Q & A With Shafer Vineyards' Elias Fernandez: Summer Wines, Cycling + The Upside of High School Band Practice
Winemaker Elias Fernandez
Elias Fernandez has been the winemaker at Shafer Vineyards in Napa for 28 years -- a lifetime in winemaking terms. While some winemakers hop from winery to winery over their careers, Fernandez says he prefers "the community, the quality" of working for the same vineyard that snatched him fresh out of UC Davis' Enology program in 1984.
Today, he produces one of the most expensive cult Cabs in the Napa Valley (the winery's Stag's Leap Hillside Select retails for $230); Shafer's Relentless label was named after him ("Pain in the Neck" was another label consideration, says winery owner Doug Shafer, a compliment to Fernandez's pursuit of perfectionism). Back in the day, Fernandez also happened to be a pretty bad-ass trumpet player. Get the interview after the jump.
Squid Ink: We've wanted to chat with you for some time, but during harvest you're crazy busy.
Elias Fernandez: [Laughs] Yes, it's pretty crazy at harvest, now I have a little more time.
SI: It's getting pretty hot down here. What's on your table when you're cooking dinner this time of year?
EF: I like dry rosé, French Champagne and sparkling wines from California. One of my favorites J Schram from Schramsberg. And I like to eat at restaurants. I leave the cooking to the experts.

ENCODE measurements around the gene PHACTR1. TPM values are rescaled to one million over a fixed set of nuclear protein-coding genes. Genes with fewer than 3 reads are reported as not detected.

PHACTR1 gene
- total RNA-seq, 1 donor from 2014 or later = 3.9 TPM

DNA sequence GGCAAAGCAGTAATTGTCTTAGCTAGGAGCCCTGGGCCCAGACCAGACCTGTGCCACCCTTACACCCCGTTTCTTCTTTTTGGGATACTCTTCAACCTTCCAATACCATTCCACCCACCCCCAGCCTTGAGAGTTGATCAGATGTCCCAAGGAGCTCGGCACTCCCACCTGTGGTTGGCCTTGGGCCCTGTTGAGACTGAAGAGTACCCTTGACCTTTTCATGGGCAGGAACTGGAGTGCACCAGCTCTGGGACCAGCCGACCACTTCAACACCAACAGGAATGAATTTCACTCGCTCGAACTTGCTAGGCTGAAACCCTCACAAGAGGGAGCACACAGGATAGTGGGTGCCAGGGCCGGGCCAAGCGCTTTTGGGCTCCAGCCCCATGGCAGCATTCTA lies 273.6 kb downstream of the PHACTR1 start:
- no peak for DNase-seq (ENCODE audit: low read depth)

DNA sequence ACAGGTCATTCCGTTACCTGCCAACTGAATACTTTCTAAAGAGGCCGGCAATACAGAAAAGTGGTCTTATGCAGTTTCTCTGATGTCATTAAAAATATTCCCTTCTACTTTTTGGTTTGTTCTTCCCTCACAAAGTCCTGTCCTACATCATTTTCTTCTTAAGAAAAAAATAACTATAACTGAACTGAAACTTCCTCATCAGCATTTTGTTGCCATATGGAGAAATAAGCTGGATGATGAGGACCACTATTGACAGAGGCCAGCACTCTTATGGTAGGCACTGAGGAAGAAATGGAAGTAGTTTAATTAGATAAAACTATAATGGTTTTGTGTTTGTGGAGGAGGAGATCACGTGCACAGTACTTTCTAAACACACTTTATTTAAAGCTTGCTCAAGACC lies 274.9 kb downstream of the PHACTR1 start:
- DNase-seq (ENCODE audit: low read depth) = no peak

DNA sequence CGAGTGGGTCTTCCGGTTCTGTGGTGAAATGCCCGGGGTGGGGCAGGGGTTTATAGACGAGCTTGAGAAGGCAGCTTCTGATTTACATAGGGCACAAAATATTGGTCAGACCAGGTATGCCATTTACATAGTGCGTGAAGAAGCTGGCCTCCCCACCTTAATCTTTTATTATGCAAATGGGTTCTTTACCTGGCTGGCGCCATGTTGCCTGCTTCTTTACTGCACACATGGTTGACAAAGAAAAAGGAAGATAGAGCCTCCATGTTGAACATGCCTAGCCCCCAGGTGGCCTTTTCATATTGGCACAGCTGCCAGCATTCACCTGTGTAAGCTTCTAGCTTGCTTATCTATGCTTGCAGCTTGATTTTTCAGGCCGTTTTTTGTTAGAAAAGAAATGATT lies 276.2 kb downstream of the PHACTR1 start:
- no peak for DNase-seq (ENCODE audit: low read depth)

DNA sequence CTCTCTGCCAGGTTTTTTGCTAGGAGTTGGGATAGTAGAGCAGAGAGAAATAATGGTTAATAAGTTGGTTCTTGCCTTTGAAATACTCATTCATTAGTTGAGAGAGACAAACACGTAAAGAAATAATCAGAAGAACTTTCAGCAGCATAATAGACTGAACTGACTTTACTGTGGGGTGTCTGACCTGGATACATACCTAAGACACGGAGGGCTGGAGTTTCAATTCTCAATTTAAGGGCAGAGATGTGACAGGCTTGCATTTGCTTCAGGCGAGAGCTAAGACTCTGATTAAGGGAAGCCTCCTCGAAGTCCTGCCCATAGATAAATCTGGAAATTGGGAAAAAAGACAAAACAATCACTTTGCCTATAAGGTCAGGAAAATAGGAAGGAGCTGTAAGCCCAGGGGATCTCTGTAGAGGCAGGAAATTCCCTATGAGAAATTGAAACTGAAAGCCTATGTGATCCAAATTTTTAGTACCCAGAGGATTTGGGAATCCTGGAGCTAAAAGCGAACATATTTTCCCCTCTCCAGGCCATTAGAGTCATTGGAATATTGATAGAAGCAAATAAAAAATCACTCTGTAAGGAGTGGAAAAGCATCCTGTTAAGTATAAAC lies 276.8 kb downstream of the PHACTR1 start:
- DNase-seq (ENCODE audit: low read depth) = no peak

SI: You're in a good area for it.
EF: Yes, there are some great restaurants up here. One of my favorites is the CIA's restaurant [at Greystone], and a little place called Cook in St. Helena, a great place. In Yountville, there's The French Laundry. Not that I go there very often. You can't get in or afford it. [Laughs.]
SI: So true. You've been in the area a long time?
Elias Fernandez (In Bucket) With His Mother, Picking Prunes
EF: I grew up as a farm laborer child. My parents met back in the 1950s and 1960s. I was born in 1961. When we moved to the Napa Valley, it was all prunes, walnuts, and dairy farms then -- not wineries. My parents ended up mainly working as walnut and prune pickers. My grandfather had worked on the railroad that came through the Napa Valley.
SI: As a kid, we hear you were a pretty great trumpet player, and got a Fullbright Scholarship?